BEIJING -- The central government of China will spend 391.7 billion yuan on
agriculture, rural areas and farmers this year, as it vows to develop modern
agriculture and promote the building of a new countryside, said Premier Wen
Jiabao in a government work report Monday.
"We will effectively shift the focus of state infrastructure development and
development of social programs to the countryside, " Wen told 2,890 lawmakers at
the opening meeting of the Fifth Session of the Tenth National People's Congress
(NPC), the top legislature.
The allocations from the central government budget will total 391.7 billion
yuan this year, an increase of 52 billion yuan over last year and 94.2 billion
yuan over the year of 2005.
Agriculture, as the base of the country's economy, remains weak, and it is
now more difficult than ever to steadily increase grain production and keep
rural incomes growing, Wen said.
The Study Times, a newspaper affiliated to the Party School of the Central
Committee of the Communist Party of China, predicted that China could face a 4.8
million ton grain shortage in 2010, almost 9 percent of the country's grain
Wen said this year's work related to agriculture, rural areas and farmers
will focus on accelerating the development of modern agriculture and effectively
promoting the building of a new socialist countryside.
A central government document released late January said developing modern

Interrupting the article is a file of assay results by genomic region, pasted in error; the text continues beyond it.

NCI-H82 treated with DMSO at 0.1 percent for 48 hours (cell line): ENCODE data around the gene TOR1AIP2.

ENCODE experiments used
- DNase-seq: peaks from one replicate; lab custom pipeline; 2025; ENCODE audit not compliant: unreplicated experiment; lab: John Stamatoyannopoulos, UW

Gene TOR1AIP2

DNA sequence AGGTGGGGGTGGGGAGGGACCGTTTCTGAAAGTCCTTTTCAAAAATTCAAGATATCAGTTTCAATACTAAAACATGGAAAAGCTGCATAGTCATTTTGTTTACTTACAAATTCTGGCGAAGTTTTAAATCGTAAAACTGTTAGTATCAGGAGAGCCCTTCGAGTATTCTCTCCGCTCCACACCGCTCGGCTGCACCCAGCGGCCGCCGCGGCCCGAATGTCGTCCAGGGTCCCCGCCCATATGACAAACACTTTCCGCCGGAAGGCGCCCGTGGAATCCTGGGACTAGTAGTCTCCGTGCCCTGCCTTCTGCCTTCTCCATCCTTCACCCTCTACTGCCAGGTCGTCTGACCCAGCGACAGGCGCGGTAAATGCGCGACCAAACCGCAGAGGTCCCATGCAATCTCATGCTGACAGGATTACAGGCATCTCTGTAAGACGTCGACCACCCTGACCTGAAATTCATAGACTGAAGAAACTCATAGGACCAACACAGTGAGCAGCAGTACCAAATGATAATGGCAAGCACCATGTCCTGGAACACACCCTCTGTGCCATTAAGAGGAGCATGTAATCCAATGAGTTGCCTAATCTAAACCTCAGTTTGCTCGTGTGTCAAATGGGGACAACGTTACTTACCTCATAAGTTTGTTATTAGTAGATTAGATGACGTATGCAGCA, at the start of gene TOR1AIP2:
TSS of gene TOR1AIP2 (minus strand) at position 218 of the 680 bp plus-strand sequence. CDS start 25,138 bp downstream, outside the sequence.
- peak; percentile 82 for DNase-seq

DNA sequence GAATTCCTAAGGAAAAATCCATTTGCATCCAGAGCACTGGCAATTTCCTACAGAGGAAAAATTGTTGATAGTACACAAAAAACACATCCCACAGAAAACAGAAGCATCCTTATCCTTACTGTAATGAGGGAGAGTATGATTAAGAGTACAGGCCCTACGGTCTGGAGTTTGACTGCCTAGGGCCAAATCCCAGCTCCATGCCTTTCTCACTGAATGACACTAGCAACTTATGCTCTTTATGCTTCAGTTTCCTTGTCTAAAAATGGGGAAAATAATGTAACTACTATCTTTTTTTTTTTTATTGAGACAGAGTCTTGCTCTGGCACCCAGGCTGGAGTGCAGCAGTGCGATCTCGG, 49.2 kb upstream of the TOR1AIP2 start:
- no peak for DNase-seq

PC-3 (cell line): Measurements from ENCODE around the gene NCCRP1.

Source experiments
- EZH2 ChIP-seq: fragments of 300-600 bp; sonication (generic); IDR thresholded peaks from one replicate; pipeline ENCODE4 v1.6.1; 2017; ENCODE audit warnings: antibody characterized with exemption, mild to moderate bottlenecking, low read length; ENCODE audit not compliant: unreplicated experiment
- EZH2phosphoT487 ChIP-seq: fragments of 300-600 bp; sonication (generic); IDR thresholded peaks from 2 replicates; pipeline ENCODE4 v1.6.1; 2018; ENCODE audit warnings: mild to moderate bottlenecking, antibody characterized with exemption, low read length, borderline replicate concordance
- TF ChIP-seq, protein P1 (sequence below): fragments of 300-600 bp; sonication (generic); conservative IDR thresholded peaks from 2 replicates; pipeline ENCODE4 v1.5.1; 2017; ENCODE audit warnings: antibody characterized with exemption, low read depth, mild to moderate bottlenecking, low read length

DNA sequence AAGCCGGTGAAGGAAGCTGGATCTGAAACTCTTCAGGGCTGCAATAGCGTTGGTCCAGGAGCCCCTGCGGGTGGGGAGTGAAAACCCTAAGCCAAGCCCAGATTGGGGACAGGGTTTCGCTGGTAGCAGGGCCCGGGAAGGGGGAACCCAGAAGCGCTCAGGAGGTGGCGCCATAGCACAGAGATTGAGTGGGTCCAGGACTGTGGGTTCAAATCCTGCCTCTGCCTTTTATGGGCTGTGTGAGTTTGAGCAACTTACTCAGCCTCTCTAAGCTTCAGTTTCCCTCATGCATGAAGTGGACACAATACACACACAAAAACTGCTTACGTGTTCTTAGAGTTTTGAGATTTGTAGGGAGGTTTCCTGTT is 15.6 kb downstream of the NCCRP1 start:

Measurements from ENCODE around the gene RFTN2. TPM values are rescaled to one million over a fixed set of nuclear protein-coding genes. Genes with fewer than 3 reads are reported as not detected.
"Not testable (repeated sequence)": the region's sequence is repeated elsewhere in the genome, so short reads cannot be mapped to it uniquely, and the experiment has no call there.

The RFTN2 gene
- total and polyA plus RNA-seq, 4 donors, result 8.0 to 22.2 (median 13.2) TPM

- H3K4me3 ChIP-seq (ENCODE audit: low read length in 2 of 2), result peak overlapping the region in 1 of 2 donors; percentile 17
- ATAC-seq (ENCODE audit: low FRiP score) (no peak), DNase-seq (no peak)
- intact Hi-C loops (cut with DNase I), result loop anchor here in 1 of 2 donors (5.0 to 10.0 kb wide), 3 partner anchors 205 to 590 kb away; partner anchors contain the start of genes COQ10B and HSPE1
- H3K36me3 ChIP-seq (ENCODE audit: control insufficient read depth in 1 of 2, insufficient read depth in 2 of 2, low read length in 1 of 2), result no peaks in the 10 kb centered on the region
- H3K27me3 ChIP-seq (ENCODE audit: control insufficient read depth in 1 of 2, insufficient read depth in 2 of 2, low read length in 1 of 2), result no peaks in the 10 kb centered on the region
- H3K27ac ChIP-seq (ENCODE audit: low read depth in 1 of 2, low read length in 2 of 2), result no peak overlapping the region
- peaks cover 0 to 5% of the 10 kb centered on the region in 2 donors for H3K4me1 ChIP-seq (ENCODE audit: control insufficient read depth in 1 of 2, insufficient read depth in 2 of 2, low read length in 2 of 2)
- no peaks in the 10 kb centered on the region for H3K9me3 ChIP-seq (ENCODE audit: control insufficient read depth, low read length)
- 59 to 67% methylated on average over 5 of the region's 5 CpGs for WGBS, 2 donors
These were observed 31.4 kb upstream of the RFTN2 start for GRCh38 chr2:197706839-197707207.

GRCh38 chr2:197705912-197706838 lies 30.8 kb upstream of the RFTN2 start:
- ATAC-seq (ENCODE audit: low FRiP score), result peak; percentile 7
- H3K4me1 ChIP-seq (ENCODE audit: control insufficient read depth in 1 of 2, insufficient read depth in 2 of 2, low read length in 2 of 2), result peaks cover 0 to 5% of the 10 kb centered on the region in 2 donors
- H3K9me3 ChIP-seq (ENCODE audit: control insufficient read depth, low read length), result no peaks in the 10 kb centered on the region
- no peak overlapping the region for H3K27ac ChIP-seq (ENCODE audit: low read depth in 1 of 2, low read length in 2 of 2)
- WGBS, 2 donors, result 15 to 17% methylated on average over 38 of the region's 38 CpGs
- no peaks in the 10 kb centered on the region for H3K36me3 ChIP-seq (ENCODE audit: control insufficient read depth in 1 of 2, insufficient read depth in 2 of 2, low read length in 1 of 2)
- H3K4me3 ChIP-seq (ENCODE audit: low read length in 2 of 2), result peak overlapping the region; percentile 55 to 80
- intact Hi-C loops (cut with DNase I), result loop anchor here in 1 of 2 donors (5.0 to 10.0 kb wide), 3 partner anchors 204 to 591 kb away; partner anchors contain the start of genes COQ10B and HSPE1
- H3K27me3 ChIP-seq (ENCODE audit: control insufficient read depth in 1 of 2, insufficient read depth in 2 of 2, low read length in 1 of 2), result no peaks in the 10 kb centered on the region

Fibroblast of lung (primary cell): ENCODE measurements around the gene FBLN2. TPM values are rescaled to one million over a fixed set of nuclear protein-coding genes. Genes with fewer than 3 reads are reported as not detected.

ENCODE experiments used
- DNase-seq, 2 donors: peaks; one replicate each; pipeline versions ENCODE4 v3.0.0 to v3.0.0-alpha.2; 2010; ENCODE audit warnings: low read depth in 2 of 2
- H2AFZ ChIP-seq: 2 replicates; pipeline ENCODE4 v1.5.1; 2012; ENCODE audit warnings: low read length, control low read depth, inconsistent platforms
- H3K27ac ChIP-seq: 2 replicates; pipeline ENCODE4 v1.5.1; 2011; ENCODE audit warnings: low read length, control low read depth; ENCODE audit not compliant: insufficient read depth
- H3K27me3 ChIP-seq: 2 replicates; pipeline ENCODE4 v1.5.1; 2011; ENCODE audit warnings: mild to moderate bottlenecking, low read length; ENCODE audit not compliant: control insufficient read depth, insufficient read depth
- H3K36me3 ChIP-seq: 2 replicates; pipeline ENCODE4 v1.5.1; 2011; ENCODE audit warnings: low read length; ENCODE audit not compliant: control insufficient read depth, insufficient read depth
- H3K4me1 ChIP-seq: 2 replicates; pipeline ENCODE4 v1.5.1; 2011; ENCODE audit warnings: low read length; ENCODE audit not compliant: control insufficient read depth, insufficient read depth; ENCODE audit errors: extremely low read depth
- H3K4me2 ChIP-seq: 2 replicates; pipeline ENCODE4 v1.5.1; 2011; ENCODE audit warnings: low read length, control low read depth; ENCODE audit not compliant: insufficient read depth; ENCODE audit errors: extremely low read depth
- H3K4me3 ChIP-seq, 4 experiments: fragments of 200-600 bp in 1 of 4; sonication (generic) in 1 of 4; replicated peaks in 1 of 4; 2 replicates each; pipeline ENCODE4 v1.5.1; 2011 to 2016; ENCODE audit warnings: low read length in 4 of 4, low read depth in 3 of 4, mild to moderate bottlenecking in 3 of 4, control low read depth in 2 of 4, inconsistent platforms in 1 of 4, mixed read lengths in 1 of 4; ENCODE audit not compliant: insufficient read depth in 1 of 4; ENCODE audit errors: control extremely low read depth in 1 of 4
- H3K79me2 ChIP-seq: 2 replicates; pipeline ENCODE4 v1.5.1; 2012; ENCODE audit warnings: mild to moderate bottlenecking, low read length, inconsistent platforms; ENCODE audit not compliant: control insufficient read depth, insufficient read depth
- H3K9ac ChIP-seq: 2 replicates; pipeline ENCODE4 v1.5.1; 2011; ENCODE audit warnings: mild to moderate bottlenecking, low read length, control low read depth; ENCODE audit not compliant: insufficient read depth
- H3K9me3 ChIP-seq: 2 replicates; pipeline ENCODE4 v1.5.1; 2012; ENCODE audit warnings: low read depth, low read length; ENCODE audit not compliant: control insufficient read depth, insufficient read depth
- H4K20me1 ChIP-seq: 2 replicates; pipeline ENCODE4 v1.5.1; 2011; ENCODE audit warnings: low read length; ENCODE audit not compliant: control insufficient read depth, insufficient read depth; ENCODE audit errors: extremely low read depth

agriculture is the top priority in building a new socialist countryside.
China must strengthen government policy, funding, application of science and
technology, and reform to develop modern agriculture and promote the building of
a new countryside, the premier said.
The premier announced China will set up a nationwide basic minimum cost of
living allowance system this year for rural residents, and the trial area of the
new rural cooperative medical care system will be expanded to cover over 80
percent of all counties, county-level cities and city districts in China.
Last year, China has made "steady progress in building a new socialist
countryside" last year, according to Wen.
Despite serious natural disasters, China last year saw a rich grain harvest
with total output amounting to 497.45 billion kilograms, 13.44 billion kilograms
more than the year before.
The per capita net income for the 900 million rural residents increased 7.4
percent to 3,587 yuan last year. Safe drinking water was made available to
another 28.97 million rural people and the use of methane available to an
additional 4.5 million rural families.
The country ended the agricultural tax that had been collected on grain
farmers for more than 2,600 years, continued to increase direct subsidies to
grain farmers, and followed a policy of granting general subsidies for
agricultural production supplies.